Lone Prairie Ranch

securedownload-1_2Greetings from Lone Prairie Ranch. Sounds wild, yes? Not so much, although the coyotes would disagree – and do. As most of you know, I abandoned my farm, Coot’s Edge, to the gentle graces of a couple of far more back-to-the-landers than me, and moved to a country rental. I use the term rental loosely, because it’s a sweet place, with soaring vistas of prairie and creek bottom, a new and challenging garden spot, and even an apple tree. I just don’t own it. And that’s ok, because the folks that do are friendly and helpful, and I have enough room for my stuff. The challenge of moving is, at my age, full of opportunities to change directions and/or habits – or not. Of course, at almost 70 my largest opportunity was to decide on whether I would do a wholesale downsizing or drag all the detritus of my past lives behind me. I chose the latter, of course, and am still unpacking boxes, as I will be doing, I predict, far into spring. It’s ok, though. I have all my life been beset with an almost constant twitchiness, easily bored, quick to abandon one bright shiny thing for another. I believe that’s called creativity. Short version – ADD. Whatever. It works for me. Speaking of which, I gotta go. The boxes call.

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About yarnspinnerpress

Story teller, retired journalist, author, folksinger, folklorist, gardener.
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10 Responses to Lone Prairie Ranch

  1. Judy Findlay says:

    While you are here, I will arrrange a “session” for you with Dr. D–my husband, Bill. He is of the opinion that whatever is begun, must be completed. Now. Not after finishing something else that was started oh—perhaps a week ago–or even two hours earlier. It makes for interesting conversatoins—stuff, stuffed into hidely places—and ocasionally, a project completed. Looking forward to your visit.

  2. Bebe Wood says:

    photos of new place please !!!

  3. JoAnne Renee says:

    As one who was diagnosed with ADD when I was 53, and as the mother of a child with ADHD, I concur withnyour assessment of yourself. My only complaint is that the term is erroneous. It is neither a deficit nor a disorder – more of a difference in neurocircuitry that places us somewhere at the far end of a continuum that specifies whether we are seekers of security, routine, and things familiar or seekers of risk, adventure, and novelty.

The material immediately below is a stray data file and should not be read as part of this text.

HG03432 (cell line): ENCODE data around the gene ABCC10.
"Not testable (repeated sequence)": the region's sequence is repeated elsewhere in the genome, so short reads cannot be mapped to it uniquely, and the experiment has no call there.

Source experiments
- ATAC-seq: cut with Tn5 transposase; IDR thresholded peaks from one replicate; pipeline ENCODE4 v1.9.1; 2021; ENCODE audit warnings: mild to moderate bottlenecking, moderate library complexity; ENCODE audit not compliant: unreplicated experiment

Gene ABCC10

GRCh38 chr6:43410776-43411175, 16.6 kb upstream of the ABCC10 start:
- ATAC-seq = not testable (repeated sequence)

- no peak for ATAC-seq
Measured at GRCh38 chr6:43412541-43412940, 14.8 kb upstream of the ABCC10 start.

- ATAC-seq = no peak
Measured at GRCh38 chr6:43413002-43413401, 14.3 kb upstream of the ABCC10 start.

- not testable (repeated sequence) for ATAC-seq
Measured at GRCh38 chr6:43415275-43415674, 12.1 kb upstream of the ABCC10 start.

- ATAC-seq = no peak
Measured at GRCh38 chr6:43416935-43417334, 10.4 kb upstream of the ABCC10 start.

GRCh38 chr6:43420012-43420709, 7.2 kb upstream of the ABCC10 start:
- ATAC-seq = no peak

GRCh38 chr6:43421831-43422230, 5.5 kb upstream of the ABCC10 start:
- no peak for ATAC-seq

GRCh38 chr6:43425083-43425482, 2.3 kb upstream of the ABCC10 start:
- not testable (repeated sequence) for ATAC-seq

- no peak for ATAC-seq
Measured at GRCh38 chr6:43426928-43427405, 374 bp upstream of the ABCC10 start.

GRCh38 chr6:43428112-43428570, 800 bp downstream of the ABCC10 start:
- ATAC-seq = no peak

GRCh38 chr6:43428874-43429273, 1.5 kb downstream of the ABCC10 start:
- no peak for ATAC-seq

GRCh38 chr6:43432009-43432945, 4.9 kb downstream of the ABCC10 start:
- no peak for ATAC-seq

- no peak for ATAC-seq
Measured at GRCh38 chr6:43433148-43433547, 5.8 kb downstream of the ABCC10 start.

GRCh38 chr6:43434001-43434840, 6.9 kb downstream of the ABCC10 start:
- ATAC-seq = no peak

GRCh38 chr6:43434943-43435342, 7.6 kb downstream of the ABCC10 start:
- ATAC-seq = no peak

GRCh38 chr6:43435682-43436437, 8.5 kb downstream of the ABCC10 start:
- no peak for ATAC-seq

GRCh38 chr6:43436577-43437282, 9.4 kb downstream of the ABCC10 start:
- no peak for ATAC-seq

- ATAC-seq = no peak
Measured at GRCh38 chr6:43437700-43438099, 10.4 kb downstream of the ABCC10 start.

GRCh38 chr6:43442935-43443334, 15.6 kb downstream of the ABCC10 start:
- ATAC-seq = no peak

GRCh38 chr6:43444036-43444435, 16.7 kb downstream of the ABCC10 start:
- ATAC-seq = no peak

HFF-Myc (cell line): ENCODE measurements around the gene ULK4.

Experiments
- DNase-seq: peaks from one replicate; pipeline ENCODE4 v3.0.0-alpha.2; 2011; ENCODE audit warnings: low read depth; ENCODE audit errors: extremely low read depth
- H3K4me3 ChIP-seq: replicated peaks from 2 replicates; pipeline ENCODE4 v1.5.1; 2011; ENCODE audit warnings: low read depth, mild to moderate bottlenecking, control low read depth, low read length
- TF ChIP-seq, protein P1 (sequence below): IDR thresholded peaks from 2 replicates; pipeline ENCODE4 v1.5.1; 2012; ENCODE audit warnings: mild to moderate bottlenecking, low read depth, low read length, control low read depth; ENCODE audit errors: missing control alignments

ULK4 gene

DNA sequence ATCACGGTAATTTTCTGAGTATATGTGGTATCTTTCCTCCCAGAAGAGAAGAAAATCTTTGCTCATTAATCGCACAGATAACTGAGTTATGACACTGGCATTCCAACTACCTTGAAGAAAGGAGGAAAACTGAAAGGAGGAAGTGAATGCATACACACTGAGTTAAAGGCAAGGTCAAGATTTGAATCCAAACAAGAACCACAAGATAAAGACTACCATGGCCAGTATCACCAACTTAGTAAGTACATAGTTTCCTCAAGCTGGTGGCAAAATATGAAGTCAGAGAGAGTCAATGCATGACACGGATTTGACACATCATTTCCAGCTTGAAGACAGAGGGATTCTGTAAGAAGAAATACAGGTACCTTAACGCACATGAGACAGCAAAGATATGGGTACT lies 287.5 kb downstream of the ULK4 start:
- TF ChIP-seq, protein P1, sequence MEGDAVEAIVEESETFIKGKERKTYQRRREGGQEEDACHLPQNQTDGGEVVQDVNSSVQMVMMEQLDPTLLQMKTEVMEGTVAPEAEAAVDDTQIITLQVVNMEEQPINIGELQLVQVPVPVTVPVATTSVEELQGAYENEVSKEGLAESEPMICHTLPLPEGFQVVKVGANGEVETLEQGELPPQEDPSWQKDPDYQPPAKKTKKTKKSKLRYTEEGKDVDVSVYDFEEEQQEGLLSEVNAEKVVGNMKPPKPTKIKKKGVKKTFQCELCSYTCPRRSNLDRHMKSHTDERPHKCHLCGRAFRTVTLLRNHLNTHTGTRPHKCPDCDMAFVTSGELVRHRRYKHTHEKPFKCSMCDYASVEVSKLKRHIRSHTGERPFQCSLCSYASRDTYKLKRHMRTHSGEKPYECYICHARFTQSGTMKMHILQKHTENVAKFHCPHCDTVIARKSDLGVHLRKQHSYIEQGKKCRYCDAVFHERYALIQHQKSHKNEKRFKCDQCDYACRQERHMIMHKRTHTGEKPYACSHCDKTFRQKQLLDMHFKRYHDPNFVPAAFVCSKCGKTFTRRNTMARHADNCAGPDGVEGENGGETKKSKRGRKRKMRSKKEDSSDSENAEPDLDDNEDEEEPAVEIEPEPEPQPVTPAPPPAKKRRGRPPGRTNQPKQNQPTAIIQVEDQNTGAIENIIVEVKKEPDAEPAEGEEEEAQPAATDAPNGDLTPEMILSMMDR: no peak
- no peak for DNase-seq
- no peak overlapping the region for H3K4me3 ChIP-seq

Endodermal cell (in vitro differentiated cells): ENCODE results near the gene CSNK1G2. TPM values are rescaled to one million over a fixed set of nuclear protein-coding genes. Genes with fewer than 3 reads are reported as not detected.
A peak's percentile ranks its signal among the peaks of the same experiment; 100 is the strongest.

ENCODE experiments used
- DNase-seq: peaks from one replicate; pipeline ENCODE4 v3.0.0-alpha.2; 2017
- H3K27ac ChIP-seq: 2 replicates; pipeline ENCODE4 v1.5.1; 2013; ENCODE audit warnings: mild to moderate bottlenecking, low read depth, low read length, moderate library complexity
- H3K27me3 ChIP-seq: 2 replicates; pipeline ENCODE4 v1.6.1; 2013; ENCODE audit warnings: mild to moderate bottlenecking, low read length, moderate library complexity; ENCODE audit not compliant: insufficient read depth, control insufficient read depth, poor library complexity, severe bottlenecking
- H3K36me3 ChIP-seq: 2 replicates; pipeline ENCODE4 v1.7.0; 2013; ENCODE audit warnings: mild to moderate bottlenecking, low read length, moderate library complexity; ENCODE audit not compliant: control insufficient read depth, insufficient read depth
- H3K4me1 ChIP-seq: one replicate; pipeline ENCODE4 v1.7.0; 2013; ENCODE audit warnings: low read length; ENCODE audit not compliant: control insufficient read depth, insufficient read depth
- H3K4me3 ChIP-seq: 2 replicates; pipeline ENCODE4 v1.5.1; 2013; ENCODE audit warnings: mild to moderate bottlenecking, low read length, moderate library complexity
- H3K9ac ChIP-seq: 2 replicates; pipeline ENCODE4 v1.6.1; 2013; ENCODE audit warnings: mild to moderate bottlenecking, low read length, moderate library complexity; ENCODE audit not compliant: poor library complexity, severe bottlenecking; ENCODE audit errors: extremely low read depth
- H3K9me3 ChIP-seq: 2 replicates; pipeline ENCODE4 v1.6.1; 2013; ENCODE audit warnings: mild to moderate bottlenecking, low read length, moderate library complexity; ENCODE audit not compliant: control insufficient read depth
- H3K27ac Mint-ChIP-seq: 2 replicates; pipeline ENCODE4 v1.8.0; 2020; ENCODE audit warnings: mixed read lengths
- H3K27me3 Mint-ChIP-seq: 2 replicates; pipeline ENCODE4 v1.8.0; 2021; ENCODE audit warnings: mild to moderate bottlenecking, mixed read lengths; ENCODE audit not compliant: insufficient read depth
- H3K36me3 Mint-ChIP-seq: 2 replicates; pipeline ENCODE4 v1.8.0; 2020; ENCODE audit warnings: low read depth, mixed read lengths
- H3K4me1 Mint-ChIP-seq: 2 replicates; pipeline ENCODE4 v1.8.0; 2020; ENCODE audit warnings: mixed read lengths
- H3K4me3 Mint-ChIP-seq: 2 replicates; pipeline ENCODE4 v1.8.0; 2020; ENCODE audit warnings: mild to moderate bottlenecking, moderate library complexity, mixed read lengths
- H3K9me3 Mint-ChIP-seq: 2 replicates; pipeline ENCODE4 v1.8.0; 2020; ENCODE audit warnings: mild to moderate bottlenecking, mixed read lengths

• Marideth says:

      James was my father’s brother, born sometime around the mid 20s. My dad, Paul, was a couple years older. I’m trying to place your mother because the name sounds very familiar. Who were her parents?
      I remember you from the New York gig. You’re a pal of Bo Brown, yes?

      • Mary Sue Price says:

        Yep. I’ve known Bo for ages.
        My mother’s parents were Pharis and Bea Sanders. Bea was a Henbest. Her mother was a Legerwood. My mother had a sister named Annie who passed away a couple of years ago in Springfield.
        I wonder if James made the recipe box.
        Do you know the Fergusons from Butterfield? Gene’s wife was a close friend of my mother’s and I’m still in touch with her. Never thought I’d end up so far away from the Ozarks but it’s beautiful up here. A little chilly. It finally warmed up to the 20s today, first time in weeks.

        • yarnspinnerpress says:

          My mother’s mother was a Ferguson. Georgia was her first name. I think she was a cousin to Gene’s bunch. She married Manford Gentry. My mother was probably a contemporary of your mother. She was Margaret, or Marguerite, Gentry, and graduated from Butterfield in 1939.
          I know James tinkered a bit with wood as a hobby, but he’s gone so can’t be asked. Their youngest sister, Louise, is the only one of them left. I’ll ask if she remembers your mother.

    • Marideth says:

      I’ll go with novelty, adventure and risk, being also an adrenaline junky. I like your assessment and plan to steal and use it the next time someone calls me batty.

      • JoAnne Renee says:

        Use it with my blessings. ADHD used to be called minimal brain dysfunction. I guess the term is an advancement over that, but more and more it is being recognized as just a difference in our hard wiring.

  4. Mary Sue Price says:

    I just noticed the name James Sisco scrawled in pencil inside the lid of wooden recipe box that belonged to my mother, Ruth Sanders. She went to high school in Butterfield in the 1930s. Could it be one of your relatives?
    I’m a writer who grew up in Cassville, fifth-generation Barry County. We met briefly when Blackberry Winter played the Highline in New York.
    Good luck unpacking!

  5. I hope that all your unpacking goes well. A new home is exciting! Grow as your garden does, with freedom and joy! Much love from the UK to you!

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